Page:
WASHINGTON (Reuters) – The U.S. unemployment rate hit its highest level in four years during July as employers cut non-farm jobs for a seventh straight month, though less severely than predicted, a Labor Department report on Friday showed.
The jobless rate climbed to 5.7 percent from 5.5 percent in June as 51,000 jobs were eliminated in July, bringing losses for the year to 463,000. Analysts polled by Reuters had expected 75,000 jobs would be cut last month but had forecast the unemployment rate would rise only to 5.6 percent.
The department trimmed its estimates for job losses in each of May and June. It said 47,000 jobs were cut in May instead of 62,000 and 51,000 in June rather than 62,000 — a total of 26,000 fewer jobs lost in the two months than previously thought.
U.S. equity index futures and the dollar rose after the closely watched employment data was issued, while U.S. Treasuries turned negative. Fed fund futures trimmed gains and now see a 30 percent chance of September rate hike, up from 26 percent before the jobs report was issued.
Brian Gendreau, an investment strategist with ING Investment Management Americas in New York, described the monthly job losses as "painful" and consistent with a weak economy.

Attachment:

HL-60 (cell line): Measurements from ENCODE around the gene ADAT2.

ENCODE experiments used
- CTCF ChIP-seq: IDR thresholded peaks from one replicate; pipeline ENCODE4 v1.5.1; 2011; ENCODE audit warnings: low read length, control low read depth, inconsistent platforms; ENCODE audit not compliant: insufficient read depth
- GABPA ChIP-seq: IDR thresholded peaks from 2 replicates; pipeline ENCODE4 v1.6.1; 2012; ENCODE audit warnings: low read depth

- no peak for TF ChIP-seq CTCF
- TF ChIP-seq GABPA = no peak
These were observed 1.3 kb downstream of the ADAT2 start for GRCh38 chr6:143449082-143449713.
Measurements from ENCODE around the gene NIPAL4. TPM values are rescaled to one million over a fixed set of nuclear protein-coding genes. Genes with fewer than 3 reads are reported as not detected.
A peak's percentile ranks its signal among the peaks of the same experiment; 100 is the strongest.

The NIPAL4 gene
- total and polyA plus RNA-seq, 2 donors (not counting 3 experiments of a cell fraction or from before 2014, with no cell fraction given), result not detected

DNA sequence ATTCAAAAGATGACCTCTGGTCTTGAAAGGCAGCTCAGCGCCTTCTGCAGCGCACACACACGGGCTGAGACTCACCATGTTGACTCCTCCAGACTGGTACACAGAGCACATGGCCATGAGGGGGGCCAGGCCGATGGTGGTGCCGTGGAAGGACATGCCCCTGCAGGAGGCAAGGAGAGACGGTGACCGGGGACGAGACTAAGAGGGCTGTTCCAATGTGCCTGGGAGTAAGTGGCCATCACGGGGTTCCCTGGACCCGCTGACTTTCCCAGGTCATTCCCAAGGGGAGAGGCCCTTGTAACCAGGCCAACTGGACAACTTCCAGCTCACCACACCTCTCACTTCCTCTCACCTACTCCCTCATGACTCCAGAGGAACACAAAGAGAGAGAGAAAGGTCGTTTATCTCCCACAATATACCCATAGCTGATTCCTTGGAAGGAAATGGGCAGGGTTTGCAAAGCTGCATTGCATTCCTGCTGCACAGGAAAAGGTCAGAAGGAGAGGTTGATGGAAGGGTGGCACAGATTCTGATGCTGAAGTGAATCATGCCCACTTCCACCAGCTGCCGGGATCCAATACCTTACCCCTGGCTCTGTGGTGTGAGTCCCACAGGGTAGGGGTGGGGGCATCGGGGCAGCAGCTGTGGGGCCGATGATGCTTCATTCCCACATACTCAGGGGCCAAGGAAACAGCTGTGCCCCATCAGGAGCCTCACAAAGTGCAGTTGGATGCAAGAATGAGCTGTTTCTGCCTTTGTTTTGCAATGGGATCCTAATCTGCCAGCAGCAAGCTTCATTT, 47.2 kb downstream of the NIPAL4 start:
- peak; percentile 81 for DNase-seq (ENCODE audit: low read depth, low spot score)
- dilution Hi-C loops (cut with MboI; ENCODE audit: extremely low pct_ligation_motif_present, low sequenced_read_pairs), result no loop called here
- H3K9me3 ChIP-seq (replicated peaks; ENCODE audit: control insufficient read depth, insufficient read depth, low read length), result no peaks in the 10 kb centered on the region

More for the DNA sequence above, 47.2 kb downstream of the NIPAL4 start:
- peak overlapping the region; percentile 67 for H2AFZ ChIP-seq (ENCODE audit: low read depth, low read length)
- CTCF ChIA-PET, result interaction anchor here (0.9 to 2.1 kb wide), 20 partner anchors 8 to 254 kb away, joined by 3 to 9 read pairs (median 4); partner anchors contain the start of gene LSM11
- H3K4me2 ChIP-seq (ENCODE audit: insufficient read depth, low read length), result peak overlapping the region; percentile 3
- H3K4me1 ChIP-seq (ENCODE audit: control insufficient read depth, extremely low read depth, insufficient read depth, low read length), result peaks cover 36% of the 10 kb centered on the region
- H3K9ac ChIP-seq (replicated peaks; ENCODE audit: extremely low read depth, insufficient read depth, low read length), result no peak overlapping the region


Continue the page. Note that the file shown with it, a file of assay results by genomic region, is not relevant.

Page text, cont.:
"We are clearly in a growth recession and my fear is that we are in a mild, but longer recession than the one we experienced in 2001-2002," Gendreau said.
The unexpectedly steep climb in the unemployment rate underlines how a continuing deterioration in the housing markets continues to chill economic growth. The last time the jobless rate was higher was in March 2004 when it hit 5.8 percent.
While July’s job loss was not as bad as feared, it did not change the picture of an economy that is basically treading water, analysts said.
"Overall the report looks to be broadly consistent with other data that show the economy quite soft, basically stalled, not growing very much, but not contracting very much either," said David Resler, chief economist for Nomura Securities International in New York.
Department officials said there were large rises in the jobless rate for 16-to-24-year-olds. In addition, the average workweek slipped to 33.6 hours, the lowest since November 2004, from 33.7 hours in June.
Job losses in July were widespread. The only major sectors showing any gains were government, hospitality, and education and health services. Construction industries shed another 22,000 employees and factories cut 35,000 jobs.
(Reporting by Glenn Somerville, editing by Neil Stempleman)
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